The algorithmic gaze and its impact on our sense of human identity
Jo Sutherst is a PhD student in the College of Humanities, based in Exeter. Her research is self-funded and is investigating the effects of algorithms and the selfie on identity. Her supervisors are Professor Gabriella Giannachi and Professor David Houston Jones.
“Through my research I am hoping to determine the impact of our engagement with the selfie and the algorithmic filters that can be used to edit and ‘perfect’ our self-image. The selfie can be understood as a product of recent advancements in digital image-making and online image sharing platforms. It is a socially accepted global phenomenon that serves as a means of self-representation.
I will use practice elements involving lots of selfies of me (eek!), which I will then use to research the role of the process of producing, editing and sharing selfies as a method for constructing and communicating identity in a contemporary digital world. The images will be shared on social media so it would be great to have you along for the journey.”
Life as a Distance Student with a Rare Illness
“At the start of the coronavirus pandemic, being told I am classed as clinically extremely vulnerable to the virus (due to a combination of conditions) and placed in the shielding group had a dramatic impact on my mental wellbeing.
I was diagnosed with Addison’s Disease in 2004, a rare condition with only around 8400 cases in the UK. Addison’s disease is where the adrenal glands do not produce enough hormones to help my body deal with stress or illness. Symptoms include poor immune system, lack of energy, weakness, and a low mood. Living with the disease can be a challenge at times. The symptoms are mostly invisible – it can feel like a lingering hangover.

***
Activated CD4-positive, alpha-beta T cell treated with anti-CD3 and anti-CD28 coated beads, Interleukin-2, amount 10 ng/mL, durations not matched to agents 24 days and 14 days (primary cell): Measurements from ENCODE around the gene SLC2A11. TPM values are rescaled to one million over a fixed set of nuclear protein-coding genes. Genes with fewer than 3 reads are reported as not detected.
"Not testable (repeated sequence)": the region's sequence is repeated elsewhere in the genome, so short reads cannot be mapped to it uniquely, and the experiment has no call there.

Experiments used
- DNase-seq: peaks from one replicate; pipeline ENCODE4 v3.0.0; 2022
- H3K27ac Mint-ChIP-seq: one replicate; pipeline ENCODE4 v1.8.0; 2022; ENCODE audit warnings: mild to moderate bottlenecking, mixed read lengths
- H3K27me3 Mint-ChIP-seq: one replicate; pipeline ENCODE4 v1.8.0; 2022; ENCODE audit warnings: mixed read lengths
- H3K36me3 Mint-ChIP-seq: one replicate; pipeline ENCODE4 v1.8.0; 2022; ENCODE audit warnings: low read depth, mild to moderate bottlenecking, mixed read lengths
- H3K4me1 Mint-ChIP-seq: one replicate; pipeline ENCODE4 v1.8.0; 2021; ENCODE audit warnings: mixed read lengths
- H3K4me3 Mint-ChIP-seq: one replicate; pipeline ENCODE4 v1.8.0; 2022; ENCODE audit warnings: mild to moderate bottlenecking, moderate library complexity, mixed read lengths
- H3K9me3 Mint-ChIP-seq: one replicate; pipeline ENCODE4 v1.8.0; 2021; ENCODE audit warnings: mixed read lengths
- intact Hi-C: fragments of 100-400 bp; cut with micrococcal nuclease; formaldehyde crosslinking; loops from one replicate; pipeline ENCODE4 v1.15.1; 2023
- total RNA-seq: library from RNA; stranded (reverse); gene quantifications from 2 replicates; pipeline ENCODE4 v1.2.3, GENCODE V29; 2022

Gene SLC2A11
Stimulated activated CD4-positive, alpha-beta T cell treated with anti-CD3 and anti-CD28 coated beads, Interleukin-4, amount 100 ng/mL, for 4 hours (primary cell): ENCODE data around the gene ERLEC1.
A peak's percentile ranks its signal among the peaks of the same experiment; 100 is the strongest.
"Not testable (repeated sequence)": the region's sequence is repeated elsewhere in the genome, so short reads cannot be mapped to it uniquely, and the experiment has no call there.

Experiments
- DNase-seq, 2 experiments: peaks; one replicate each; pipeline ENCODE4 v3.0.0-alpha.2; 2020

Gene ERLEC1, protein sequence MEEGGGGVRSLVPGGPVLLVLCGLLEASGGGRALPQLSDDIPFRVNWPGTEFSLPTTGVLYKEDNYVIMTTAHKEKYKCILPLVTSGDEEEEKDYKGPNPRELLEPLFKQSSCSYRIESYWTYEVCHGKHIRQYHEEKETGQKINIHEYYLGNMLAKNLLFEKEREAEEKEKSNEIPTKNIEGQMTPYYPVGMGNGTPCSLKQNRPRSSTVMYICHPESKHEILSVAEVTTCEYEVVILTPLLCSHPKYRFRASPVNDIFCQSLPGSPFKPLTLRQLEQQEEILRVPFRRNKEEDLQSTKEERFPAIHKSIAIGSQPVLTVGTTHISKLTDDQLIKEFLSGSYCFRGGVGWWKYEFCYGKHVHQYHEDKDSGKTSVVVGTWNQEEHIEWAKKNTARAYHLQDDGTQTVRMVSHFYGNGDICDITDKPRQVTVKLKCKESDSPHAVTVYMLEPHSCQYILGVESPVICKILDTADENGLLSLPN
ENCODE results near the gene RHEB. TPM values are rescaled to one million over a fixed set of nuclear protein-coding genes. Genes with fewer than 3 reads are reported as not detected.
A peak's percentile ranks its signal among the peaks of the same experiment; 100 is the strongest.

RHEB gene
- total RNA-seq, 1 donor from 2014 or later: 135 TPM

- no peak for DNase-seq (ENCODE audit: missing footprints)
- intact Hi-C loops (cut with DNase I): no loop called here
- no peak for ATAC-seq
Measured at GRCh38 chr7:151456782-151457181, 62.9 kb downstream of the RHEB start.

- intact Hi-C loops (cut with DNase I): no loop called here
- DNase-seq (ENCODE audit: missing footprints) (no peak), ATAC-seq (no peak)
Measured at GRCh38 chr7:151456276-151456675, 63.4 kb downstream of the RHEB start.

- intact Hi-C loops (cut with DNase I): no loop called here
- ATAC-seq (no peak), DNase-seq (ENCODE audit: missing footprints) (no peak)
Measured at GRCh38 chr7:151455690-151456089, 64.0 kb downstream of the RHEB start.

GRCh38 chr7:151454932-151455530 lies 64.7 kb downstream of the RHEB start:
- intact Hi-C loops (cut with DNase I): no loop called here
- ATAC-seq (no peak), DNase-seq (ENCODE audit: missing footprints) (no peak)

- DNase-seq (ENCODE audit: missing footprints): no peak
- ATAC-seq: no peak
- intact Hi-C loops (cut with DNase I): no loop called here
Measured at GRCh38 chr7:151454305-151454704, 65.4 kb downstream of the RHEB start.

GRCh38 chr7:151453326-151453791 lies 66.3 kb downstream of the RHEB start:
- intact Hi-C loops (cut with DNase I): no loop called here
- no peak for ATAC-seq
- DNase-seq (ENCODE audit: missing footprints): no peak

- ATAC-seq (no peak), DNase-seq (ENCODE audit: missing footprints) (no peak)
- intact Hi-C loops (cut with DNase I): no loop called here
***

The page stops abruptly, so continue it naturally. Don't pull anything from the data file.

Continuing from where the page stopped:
The symptoms of my condition can be unpredictable and changeable, which is why I chose to study as a Distance Student at Exeter. I can schedule my study when I am physically able to and can rest when I need to.
Despite being distance, as a very positive and active person, being told you cannot leave your house at all and that you would most likely suffer serious consequences if you catch the virus, was such a shock.
Seeing this in writing is not a pleasant experience – I could so easily have spiralled into a depressive state if it hadn’t been for the support of Exeter and the Researcher Development programme.
Signing up to daily Shut Up and Write sessions has been the best thing I could have done for my mental wellbeing. I no longer feel isolated and have achieved so much work by both joining in and facilitating sessions. The sessions energise me every day and I feel like part of a community and enjoy the conversation as well as the structured space to work”
The journey to PhD
“I haven’t followed the traditional path to a PhD. Starting a PhD in your early 50s is a challenge to say the least. It was never on my radar as a consideration when I was younger.
My undergraduate degree was in Mechanical Engineering in the early 1990s, after which I went on to have a career in engineering. In 2009 I retrained as secondary school teacher and taught Design and Technology for 10 years. I returned to academic study in 2016 with a part time distance learning MA Photography with Falmouth University, whilst still working full time as a teacher. Getting back into academia was tough but I was rewarded with a distinction and my intellectual curiosity was kick-started.
During my MA final project, my interest in the selfie as a means for portraying identity was piqued. I became interested in explaining how our performance in front of the camera, our self-curation of images, and sharing those images online can impact on our sense of being human in the contemporary world and on how we view and portray our identity. This was the start of my PhD research project.
Embarking on the PhD has involved a steep learning curve, but the journey has been enjoyable; I love the challenge and pushing myself mentally. Having a supportive supervisory team has helped tremendously, making the transition to PhD level study smoother.”